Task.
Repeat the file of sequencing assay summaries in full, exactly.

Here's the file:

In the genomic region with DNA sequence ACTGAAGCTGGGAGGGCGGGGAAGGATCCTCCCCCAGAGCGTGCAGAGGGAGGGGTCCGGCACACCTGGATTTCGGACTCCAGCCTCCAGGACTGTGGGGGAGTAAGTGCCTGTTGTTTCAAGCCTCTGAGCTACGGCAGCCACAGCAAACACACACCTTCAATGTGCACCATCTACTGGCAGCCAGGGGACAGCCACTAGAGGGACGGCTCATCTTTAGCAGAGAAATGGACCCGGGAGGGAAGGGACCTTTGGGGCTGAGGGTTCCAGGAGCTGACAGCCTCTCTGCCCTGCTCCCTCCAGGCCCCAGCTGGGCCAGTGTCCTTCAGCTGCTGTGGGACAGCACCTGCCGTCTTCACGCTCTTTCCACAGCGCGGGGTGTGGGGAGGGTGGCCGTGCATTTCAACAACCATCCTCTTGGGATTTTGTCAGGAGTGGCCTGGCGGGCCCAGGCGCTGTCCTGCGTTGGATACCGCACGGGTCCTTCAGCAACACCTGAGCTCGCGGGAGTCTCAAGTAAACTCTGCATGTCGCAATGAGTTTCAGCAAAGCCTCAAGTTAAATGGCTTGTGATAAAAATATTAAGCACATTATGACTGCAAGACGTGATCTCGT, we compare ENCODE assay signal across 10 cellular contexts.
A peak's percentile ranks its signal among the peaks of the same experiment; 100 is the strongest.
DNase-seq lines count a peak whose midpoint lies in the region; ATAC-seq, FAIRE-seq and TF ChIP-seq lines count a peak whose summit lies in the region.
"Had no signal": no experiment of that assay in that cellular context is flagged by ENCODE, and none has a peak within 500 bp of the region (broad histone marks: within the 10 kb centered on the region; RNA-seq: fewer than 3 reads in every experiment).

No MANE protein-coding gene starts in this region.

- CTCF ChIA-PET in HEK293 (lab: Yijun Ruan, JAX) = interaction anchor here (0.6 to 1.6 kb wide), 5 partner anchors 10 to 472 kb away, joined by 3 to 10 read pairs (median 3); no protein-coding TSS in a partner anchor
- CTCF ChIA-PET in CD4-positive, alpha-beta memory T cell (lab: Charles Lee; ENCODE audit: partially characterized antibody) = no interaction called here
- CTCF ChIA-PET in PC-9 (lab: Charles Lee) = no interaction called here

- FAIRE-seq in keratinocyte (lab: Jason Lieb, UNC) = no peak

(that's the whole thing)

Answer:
In the genomic region with DNA sequence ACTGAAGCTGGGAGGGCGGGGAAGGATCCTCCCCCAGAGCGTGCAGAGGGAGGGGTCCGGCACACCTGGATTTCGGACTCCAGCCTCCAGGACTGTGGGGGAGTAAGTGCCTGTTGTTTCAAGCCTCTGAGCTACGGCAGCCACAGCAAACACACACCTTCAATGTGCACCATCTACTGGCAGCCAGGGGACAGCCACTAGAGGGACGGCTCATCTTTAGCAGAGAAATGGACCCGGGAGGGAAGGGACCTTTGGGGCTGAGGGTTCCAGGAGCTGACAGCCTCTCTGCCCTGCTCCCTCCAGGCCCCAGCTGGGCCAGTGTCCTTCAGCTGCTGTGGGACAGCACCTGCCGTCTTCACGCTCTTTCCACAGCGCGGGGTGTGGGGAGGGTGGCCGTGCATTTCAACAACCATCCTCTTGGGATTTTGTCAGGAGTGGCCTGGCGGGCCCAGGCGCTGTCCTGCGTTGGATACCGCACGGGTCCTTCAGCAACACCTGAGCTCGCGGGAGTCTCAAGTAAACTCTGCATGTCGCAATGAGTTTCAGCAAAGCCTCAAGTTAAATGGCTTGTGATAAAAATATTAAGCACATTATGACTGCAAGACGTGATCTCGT, we compare ENCODE assay signal across 10 cellular contexts.
A peak's percentile ranks its signal among the peaks of the same experiment; 100 is the strongest.
DNase-seq lines count a peak whose midpoint lies in the region; ATAC-seq, FAIRE-seq and TF ChIP-seq lines count a peak whose summit lies in the region.
"Had no signal": no experiment of that assay in that cellular context is flagged by ENCODE, and none has a peak within 500 bp of the region (broad histone marks: within the 10 kb centered on the region; RNA-seq: fewer than 3 reads in every experiment).

No MANE protein-coding gene starts in this region.

- CTCF ChIA-PET in HEK293 (lab: Yijun Ruan, JAX) = interaction anchor here (0.6 to 1.6 kb wide), 5 partner anchors 10 to 472 kb away, joined by 3 to 10 read pairs (median 3); no protein-coding TSS in a partner anchor
- CTCF ChIA-PET in CD4-positive, alpha-beta memory T cell (lab: Charles Lee; ENCODE audit: partially characterized antibody) = no interaction called here
- CTCF ChIA-PET in PC-9 (lab: Charles Lee) = no interaction called here

- FAIRE-seq in keratinocyte (lab: Jason Lieb, UNC) = no peak